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Non-Trad (need help to start the journey)

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Hi everyone,

I have thought about going to medical school and becoming a physician for a long time but I chose a different career path and I have regretted it every single day. A bit about me: I'm 29 years old, I have done my undergrad in Bsc (Psychology) with cumulative GPA of 3.66 and recently got my JD (GPA not so great 3.0 but is on the law school curve and average for law school) and I'm currently doing my clerkship in Canada. I took one semester of Bio, general chemistry and Calculus in my first year of undergrad when I had just immigrated to Canada and did poorly (3.2). I don't have a lot of clinical experience other than some shadowing I have done. I am confident that I can perform well on MCAT (if I study properly) and get good grades in my pre-requisite courses and bring up my science GPA. I'll be looking at lower tiered US med schools and DO schools. I am also interested in Pediatrics, having said that I understand that my interest might change. I have done some research and in Canada there is no Post-Bacc programs similar to what US schools offer. My questions are as follows:

1. Can I take my pre-requisite courses on a part-time basis as a non-degree student? Or do I have to take on a full course load? It would be great if I can continue working. 

2. What are some suggestions to gain clinical and research experience in my situation?

3. Should I retake those science courses since they are old or I can take more advanced level courses to bring up my science GPA?

4. I'm not exactly sure how I can get my letter of recommendation from a science faculty member, any tips would be appreciated. I have no problem getting recommendation letters from my Psychology and law school professors as well as my current employer.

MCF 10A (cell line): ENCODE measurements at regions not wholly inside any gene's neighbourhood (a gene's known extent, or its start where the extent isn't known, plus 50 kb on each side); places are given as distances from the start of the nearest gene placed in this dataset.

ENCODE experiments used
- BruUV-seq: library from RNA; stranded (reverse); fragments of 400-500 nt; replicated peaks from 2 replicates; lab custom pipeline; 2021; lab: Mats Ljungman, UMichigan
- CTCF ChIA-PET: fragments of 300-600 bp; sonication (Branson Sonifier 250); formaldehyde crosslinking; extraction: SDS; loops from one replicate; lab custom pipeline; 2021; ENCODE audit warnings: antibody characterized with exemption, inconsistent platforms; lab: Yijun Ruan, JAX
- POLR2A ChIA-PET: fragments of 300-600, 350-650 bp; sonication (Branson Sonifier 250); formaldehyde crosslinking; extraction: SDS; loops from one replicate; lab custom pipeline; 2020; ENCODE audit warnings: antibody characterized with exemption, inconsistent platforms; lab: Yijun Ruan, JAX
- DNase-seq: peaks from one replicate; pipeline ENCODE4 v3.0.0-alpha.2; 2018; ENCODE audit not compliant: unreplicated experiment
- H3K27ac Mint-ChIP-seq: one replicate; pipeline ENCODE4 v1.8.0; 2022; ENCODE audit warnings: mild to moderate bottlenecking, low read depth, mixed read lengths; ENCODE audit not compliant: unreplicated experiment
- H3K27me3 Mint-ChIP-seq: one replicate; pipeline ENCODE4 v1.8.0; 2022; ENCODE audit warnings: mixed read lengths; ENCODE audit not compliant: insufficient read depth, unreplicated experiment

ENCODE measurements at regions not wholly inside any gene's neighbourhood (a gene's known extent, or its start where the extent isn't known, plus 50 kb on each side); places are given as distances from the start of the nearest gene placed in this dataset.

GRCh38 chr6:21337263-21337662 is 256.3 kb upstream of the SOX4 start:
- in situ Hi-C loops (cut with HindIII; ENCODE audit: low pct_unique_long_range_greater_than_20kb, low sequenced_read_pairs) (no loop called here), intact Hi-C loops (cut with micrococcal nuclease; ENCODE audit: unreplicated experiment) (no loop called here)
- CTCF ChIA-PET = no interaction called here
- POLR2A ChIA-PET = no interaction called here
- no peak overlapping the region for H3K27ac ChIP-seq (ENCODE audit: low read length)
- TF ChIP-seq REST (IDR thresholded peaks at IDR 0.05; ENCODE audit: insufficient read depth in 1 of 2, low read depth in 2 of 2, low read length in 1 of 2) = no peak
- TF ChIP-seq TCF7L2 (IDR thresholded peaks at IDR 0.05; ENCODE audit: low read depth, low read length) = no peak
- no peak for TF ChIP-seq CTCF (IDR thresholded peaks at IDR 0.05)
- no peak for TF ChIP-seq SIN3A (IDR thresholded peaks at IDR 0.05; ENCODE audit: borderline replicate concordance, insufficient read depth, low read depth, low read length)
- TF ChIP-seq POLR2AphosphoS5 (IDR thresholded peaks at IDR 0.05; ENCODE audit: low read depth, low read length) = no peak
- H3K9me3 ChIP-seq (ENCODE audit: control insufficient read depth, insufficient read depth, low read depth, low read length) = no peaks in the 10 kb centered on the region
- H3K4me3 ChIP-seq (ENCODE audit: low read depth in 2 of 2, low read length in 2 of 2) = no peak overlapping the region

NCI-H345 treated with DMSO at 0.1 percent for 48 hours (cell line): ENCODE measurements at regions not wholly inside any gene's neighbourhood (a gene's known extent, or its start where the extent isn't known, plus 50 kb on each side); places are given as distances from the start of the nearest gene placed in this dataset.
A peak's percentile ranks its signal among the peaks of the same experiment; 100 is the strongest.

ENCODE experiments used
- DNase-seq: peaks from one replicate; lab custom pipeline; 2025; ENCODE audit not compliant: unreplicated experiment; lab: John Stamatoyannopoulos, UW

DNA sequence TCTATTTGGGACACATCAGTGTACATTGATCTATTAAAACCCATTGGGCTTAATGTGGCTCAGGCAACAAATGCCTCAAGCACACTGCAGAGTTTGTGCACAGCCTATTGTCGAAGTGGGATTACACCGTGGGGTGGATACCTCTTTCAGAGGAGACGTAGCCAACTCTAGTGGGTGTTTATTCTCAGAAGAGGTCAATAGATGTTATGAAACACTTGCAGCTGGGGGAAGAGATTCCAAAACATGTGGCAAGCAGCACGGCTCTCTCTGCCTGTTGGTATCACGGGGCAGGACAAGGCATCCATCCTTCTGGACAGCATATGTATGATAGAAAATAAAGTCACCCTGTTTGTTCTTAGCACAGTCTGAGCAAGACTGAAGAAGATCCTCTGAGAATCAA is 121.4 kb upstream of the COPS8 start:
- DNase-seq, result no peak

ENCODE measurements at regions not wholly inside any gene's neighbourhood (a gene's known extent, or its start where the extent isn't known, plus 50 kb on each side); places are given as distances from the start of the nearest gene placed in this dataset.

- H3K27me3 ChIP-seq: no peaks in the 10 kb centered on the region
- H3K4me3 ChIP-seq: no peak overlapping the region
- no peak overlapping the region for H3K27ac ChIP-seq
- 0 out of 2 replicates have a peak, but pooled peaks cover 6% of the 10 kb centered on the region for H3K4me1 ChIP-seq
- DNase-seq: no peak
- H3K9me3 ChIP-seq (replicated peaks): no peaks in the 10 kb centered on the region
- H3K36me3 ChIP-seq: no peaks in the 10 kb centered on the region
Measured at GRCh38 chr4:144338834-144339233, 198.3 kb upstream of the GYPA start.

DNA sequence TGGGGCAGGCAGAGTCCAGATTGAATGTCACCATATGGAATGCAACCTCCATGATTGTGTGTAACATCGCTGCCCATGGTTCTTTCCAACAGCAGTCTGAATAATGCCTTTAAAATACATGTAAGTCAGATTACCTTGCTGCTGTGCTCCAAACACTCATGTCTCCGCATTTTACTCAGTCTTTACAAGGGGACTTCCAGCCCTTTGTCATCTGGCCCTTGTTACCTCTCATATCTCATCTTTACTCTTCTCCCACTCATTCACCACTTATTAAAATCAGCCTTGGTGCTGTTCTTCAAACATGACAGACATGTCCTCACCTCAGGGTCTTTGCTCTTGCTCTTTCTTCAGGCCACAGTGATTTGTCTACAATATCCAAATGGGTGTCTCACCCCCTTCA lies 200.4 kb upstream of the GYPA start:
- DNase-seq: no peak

5. How negatively will my JD be viewed by admission committees? In other words, because I'm a non-traditional applicants, do they expect more tangible and related clinical experiences? 

P.S. Sorry for too many questions. Also, I would appreciate if posts don't suggest I stick with law. I've already considered and weighted my options carefully as I have worked and interned in different areas of law and will practice to sustain myself until (hopefully) I get into medical school. I understand that I'm older than average applicants and will be in my early 30s when I actually start medical school. 

Thanks in advance! 

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1. You can take them part time, many people do. Especially with online universities such as Athabasca.

2. Honestly, med schools don't care so much about clinical experience. They want you to pursue extra-curriculars that you are passionate about and stick with them for quite some time. As for research, look for positions online kind of like when you are looking for a job. You can also contact professors at a university asking if they need assistants for their research.

3. If you have already graduated, most schools don't allow you to redo prereqs to bring up the gpa. Your gpa is pretty much set after you graduate. You can take prereqs to meet requirements but it will do nothing to your gpa. 

4. Letters of recommendations do not have to be specifically from science faculty members. They can be from any prof, employer, supervisor, etc. 

5. No, lots of people switch paths and go into medicine. It will not be views negatively, if anything they may see you as more matured and it will work in your favor.

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@Premedstudent0307Thanks for your response. I have tons of non-clinical extra-curriculars.

Regarding question (3) I have already graduated in 2015 from UG and I have only taken half of the course requirements with mediocre grades in them. My understanding was that on AMCAS (again I'm not considering Canadian schools only American  MD/DO) they calculate your science GPA separately and that will include all of your courses including the ones I will be taking part-time. Without those courses my science GPA will be very low, I think my cumulative UG GPA is just okay for the schools I'm considering. If my science GPA will not change despite taking more science courses I won't be a competitive applicant even for DO schools. 

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